The Americans: The Complete First Season
Five Stars (out of five)
2013. Not Rated. Action/adventure violence, sex scenes, and mild cursing. Widescreen. Running time: the full first season. Released by 20th Century Fox Home Video. Equipped with English subtitles and closed captions. Extras include commentaries on the final episode, deleted scenes, a gag reel, and behind the scenes features. This was reviewed on DVD from February 12 to February 17, 2014.

Setting up these new-fangled VCRs is harder than it looks! Growing up in the 1970s, I was a child of the Cold War, which was a ongoing confrontation between the United States and the Soviet Union that was largely played out behind the scenes, between spies. I was always fascinated as a kid with Soviet spies who lived among us here in America, enjoying the good life and freedoms that we have--yet they were still sworn to bring down this society. I often wondered what made them tick. We very rarely saw the Cold War spy conflict play out from the point of view of the other side in our entertainment. But thanks to cable TVís endless love of antiheroes, the FX channel now offers us a tantalizing peek.

Communist brownies, anyone? Taking place in 1981, The Americans focuses on Phillip and Elizabeth Jennings, a well to do couple who run a travel agency in Washington D.C. They have two children, and a nice house in the suburbs. But they also have a secret; theyíre really two highly trained KGB operatives who are under deep cover in the United States, working to subvert our way of life in any way possible. The series gets off to a rousing start in the pilot as we see the Jennings stalking a Russian colonel who had defected to the West in a gripping nighttime chase scene, all set to Fleetwood Macís "Tusk". But what really sets The Americans apart--aside from the lead charactersí allegiance--is the fact that not everything always goes as planned.

I always have been, and always shall be, a member of the Communist party. Keri Russell superbly plays against her "good girl" vibe from Felicity as Elizabeth--who, despite living in the West for the past twenty years, is still a staunch communist who is prepared to do whatever it takes to get the job done. And that includes killing whoever stands in her way (or whoever sheís ordered to assassinate by her KGB bosses in Moscow). The casual confidence she exudes while calmly putting a bullet in a manís head is enough to scare viewers away from her; yet the sincere love she feels for her children (who have no idea what mom and dad are really up to), along with Russellís carefully textured performance, creates interest in the character.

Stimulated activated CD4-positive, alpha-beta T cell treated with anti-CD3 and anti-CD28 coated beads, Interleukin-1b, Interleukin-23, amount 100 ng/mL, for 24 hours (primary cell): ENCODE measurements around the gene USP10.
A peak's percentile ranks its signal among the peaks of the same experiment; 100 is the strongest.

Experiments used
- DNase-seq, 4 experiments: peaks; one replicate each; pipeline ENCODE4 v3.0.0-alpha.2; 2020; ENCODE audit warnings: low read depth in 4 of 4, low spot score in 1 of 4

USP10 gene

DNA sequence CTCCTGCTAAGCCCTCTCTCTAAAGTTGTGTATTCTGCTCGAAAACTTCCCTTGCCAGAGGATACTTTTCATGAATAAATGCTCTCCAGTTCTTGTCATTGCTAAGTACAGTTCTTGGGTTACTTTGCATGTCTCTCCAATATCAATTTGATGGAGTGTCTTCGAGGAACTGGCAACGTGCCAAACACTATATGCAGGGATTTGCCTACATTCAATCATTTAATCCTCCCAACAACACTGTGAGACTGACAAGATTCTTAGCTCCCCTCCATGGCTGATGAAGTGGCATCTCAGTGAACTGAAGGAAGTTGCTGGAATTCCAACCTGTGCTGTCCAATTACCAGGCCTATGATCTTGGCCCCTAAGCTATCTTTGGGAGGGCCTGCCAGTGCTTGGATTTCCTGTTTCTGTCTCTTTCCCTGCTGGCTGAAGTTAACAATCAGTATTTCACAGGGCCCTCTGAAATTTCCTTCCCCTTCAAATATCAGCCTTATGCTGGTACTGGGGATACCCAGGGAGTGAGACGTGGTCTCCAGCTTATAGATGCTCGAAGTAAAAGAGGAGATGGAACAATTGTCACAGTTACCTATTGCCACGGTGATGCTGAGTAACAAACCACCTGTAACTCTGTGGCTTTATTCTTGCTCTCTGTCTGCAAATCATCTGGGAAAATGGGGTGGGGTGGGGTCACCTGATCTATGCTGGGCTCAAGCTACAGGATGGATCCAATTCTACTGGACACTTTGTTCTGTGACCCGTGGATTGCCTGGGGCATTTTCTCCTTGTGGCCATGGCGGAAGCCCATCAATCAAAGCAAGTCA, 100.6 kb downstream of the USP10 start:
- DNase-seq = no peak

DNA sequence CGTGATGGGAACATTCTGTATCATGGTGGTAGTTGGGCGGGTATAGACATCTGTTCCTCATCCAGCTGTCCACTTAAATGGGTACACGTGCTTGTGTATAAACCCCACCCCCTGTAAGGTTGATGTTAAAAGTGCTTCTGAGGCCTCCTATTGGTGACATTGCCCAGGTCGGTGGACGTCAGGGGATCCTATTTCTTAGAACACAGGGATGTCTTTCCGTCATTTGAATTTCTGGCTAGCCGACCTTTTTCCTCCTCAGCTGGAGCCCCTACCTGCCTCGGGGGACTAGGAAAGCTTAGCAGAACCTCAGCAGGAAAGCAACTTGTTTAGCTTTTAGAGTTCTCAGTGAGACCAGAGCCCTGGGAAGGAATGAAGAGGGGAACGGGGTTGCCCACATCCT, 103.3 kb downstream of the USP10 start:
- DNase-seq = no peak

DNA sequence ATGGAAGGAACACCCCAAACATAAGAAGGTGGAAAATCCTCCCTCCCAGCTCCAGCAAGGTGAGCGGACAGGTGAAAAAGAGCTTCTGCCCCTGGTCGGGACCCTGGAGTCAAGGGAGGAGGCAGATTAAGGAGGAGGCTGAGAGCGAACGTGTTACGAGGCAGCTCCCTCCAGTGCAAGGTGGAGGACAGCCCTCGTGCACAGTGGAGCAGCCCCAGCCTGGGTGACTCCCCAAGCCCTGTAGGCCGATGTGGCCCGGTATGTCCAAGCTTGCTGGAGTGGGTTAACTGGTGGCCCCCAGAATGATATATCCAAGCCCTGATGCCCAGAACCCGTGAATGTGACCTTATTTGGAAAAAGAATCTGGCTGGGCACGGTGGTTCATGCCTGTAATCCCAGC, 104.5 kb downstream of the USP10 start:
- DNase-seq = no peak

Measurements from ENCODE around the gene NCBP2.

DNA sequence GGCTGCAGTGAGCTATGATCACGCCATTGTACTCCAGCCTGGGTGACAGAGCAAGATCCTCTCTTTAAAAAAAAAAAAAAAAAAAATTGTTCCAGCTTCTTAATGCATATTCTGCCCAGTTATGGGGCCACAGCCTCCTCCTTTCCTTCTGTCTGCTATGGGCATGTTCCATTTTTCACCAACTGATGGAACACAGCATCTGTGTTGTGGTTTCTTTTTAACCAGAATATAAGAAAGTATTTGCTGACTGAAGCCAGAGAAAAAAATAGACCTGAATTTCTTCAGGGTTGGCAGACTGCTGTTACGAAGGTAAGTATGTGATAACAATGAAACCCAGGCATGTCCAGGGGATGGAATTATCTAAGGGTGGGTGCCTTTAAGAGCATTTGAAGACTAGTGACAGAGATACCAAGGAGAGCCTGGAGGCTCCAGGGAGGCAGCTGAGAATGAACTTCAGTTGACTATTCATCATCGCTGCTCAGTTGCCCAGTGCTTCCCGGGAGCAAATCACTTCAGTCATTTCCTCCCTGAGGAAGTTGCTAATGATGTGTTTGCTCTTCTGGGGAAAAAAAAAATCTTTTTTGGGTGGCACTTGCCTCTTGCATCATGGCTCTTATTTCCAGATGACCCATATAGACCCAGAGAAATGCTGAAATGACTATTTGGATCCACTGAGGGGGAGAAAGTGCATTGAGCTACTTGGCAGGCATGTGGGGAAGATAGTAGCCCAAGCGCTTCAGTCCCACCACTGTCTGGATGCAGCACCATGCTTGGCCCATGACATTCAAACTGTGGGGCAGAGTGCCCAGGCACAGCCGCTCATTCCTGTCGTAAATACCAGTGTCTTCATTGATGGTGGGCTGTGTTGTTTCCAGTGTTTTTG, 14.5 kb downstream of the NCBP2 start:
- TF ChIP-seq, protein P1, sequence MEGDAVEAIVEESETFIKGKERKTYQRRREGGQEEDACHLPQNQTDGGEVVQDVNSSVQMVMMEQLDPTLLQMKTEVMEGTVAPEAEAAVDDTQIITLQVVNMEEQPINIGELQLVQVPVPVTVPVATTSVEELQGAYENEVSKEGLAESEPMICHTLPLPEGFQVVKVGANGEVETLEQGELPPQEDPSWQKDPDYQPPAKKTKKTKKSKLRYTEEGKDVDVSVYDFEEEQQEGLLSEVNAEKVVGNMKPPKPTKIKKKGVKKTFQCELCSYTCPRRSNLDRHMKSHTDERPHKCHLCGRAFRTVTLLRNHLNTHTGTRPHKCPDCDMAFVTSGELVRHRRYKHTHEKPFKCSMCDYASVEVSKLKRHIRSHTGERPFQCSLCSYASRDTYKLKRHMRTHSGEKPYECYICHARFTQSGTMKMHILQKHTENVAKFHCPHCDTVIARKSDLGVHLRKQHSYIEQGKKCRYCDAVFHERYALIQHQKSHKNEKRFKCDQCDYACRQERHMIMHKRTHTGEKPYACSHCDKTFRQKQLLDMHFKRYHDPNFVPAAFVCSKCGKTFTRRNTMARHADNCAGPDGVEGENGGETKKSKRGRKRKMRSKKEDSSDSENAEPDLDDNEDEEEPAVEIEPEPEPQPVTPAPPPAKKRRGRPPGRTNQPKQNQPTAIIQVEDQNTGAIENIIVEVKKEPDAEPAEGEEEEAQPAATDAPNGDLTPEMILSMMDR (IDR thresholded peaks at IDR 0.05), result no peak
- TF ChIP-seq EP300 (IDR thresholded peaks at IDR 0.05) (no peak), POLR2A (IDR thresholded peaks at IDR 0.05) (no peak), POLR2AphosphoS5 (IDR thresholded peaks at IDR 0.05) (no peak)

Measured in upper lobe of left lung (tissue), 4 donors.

What do you think, hon? I want constructive criticism, so be honest! In contrast, Phillip, who is also extremely well-played by Matthew Rhys, is far more thoughtful--to the point where he often questions the orders (as well as the motives behind them) that come from Moscow. When it gets down to brass tacks, Phillip will kill just as effortlessly as Elizabeth, yet his wary view of his KGB masters (and the fact that he considered defecting to the West himself), gives the viewer hope that he might sway Elizabeth off her dark path. When an FBI agent (Noah Emmerich) moves in next door to these spies, one would initially think the series has taken on a tawdry sitcom feel. Thankfully, executive producer Joe Weisberg, himself a former CIA officer, isnít interested in taking the easy road.

If the KGB wasn't so cheap, I'd be using suspension wires! While thereís some James Bond spy razzle-dazzle here and there, the overall view of the spy business is a very down to earth one, portrayed as harshly realistic as possible. The series shows it to be a dirty game, and playing it pollutes the souls of those on both sides. I was riveted to this nefarious journey that Elizabeth and Phillip were on, because the series is very well-written, well-acted, and just plain gripping. I binged-watched episode after episode on the DVD set, always wanting to know what happens next. The fact that theyíve also taken pains to stay true to the era makes this even better. As the Sopranos showed, antiheroes can be fascinating, and The Americans have now given us two more in an ongoing, enthralling caper. --SF

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